Methods of Ethics

Henry Sidgwick

Book I

Chapter VII


§2. To be clear, then, we must particularise as the object of Self-love, and End of the method which I have distinguished as Egoistic Hedonism, Pleasure, taken in its widest sense, as including every species of ``delight'', ``enjoyment'', or ``satisfaction''; except so far as any particular species may be excluded by its incompatibility with some greater pleasures, or as necessarily involving concomitant or subsequent pains. It is thus that Self-love seems to be understood by Butler and other English moralists after him; as a desire of one's own pleasure generally, and of the greatest amount of it obtainable, from whatever source it may be obtained. In fact, it is upon this generality and comprehensiveness that the `authority' and `reasonableness' attributed to Self-love in Butler's system are founded. For satisfaction or pleasure of some kind results from gratifying any impulse; thus when antagonistic impulses compete for the determination of the Will, we are prompted by the desire for pleasure in general to compare the pleasures which we foresee will respectively attend the gratification of either impulse, and when we have ascertained which set of pleasures is the greatest, Self-love or the desire for pleasure in general reinforces the corresponding impulse. It is thus called into play whenever impulses conflict, and is therefore naturally regulative and directive (as Butler argues) of other springs of action. On this view, so far as Self-love operates, we merely consider the amount of pleasure or satisfaction: to use Bentham's illustration, ``quantity of pleasure being equal, push-pin is as good as poetry''.

This position, however, seems to many offensively paradoxical; and J. S. Mill in his development of Bentham's doctrine thought it desirable to abandon it and to take into account differences in quality among pleasures as well as differences in degree. Now here we may observe, first, that it is quite consistent with the view quoted as Bentham's to describe some kinds of pleasure as inferior in quality to others, if by `a pleasure' we mean (as is often meant) a whole state of consciousness which is only partly pleasurable; and still more if we take into view subsequent states. For many pleasures are not free from pain even while enjoyed; and many more have painful consequences. Such pleasures are, in Bentham's phrase, ``impure'': and as the pain has to be set off as a drawback in valuing the pleasure, it is in accordance with strictly quantitative measurement of pleasure to call them inferior in kind. And again, we must be careful not to confound intensity of pleasure with intensity of sensation: as a pleasant feeling may be strong and absorbing, and yet not so pleasant as another that is more subtle and delicate. With these explanations, it seems to me that in order to work out consistently the method that takes pleasure as the sole ultimate end of rational conduct, Bentham's proposition must be accepted, and all qualitative comparison of pleasures must really resolve itself into quantitative. For all pleasures are understood to be so called because they have a common property of pleasantness, and may therefore be compared in respect of this common property. If, then, what we are seeking is pleasure as such, and pleasure alone, we must evidently always prefer the more pleasant pleasure to the less pleasant: no other choice seems reasonable, unless we are aiming at something besides pleasure. And often when we say that one kind of pleasure is better than another---as (e.g.) that the pleasures of reciprocated affection are superior in quality to the pleasures of gratified appetite-we mean that they are more pleasant. No doubt we may mean something else: we may mean, for instance, that they are nobler and more elevated, although less pleasant. But then we are clearly introducing a non-hedonistic ground of preference: and if this is done, the method adopted is a perplexing mixture of Intuitionism and Hedonism.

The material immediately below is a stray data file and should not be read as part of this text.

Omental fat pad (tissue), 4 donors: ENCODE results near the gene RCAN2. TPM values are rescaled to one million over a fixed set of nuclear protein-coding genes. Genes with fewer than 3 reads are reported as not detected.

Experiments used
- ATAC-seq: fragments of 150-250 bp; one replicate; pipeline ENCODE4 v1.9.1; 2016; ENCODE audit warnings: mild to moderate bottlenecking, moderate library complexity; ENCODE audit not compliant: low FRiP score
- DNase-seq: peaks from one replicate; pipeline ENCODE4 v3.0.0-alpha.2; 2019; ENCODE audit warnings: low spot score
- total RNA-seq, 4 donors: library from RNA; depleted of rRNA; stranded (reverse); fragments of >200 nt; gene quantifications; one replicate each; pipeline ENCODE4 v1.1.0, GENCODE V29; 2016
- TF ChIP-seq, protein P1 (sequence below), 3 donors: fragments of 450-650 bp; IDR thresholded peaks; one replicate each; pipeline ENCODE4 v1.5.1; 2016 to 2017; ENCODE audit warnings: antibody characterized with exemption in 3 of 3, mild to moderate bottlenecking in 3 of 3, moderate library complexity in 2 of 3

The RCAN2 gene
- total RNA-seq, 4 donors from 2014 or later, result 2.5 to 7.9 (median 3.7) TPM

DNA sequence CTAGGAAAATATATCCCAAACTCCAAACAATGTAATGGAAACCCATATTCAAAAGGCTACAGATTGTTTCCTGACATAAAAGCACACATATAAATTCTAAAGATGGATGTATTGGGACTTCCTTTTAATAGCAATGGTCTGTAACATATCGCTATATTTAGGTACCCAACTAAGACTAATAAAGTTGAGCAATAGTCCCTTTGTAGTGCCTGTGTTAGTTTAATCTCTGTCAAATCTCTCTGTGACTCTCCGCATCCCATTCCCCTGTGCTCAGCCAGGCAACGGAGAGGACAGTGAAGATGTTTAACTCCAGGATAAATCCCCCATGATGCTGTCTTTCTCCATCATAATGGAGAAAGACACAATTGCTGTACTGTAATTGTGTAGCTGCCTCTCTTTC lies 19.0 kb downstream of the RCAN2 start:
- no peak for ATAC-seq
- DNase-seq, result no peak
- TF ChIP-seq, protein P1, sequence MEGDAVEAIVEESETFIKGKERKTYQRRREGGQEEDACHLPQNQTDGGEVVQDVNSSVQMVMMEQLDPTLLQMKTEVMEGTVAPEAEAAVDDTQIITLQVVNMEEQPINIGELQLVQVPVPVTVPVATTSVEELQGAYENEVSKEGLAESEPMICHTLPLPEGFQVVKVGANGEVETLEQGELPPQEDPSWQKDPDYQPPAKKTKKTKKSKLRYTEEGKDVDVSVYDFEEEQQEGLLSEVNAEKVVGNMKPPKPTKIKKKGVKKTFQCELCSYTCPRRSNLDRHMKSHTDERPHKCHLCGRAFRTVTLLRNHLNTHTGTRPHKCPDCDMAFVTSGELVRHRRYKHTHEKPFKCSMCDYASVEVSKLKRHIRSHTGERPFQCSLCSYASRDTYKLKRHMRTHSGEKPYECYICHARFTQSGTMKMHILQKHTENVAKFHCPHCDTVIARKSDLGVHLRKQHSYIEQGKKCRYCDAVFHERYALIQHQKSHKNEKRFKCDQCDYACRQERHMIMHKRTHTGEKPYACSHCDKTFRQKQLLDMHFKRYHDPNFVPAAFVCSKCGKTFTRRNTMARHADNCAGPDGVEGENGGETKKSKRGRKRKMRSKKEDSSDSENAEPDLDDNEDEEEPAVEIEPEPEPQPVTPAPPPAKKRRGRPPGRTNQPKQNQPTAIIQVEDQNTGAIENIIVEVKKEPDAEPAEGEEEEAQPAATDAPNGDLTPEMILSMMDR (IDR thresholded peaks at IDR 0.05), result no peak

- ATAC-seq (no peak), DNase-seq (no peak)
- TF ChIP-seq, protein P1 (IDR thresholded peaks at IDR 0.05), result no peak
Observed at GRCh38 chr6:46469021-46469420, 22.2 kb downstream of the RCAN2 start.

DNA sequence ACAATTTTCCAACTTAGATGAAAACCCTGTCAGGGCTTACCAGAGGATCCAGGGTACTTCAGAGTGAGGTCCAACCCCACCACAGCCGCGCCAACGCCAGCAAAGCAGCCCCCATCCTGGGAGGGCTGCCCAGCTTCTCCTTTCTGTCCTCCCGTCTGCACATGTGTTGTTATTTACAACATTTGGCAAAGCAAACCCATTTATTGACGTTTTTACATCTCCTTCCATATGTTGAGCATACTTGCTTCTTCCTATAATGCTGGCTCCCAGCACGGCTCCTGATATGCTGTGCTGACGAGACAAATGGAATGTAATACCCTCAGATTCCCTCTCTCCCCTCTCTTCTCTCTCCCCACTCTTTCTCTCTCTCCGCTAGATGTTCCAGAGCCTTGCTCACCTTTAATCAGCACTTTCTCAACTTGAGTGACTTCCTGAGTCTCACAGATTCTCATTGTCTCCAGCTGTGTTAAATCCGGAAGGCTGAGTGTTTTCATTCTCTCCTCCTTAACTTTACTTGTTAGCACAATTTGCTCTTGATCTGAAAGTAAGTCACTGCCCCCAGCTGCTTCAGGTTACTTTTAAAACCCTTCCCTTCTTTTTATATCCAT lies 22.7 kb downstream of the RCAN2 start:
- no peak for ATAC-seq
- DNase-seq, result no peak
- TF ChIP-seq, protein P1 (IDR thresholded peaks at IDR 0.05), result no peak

To sum up: Egoism, if we merely understand by it a method that aims at Self-realisation, seems to be a form into which almost any ethical system may be thrown, without modifying its essential characteristics. And even when further defined as Egoistic Hedonism, it is still imperfectly distinguishable from Intuitionism if quality of pleasures is admitted as a consideration distinct from and overruling quantity. There remains then Pure or Quantitative Egoistic Hedonism, which, as a method essentially distinct from all others and widely maintained to be rational, seems to deserve a detailed examination. According to this the rational agent regards quantity of consequent pleasure and pain to himself as alone important in choosing between alternatives of action; and seeks always the greatest attainable surplus of pleasure over pain---which, without violation of usage, we may designate as his `greatest happiness'. It seems to be this view and attitude of mind which is most commonly intended by the vaguer terms `egoism', `egoistic': and therefore I shall allow myself to use these terms in this more precise signification.

[ME, Egoism and Self-Love, §1]
[ME, Intuitionism, §1]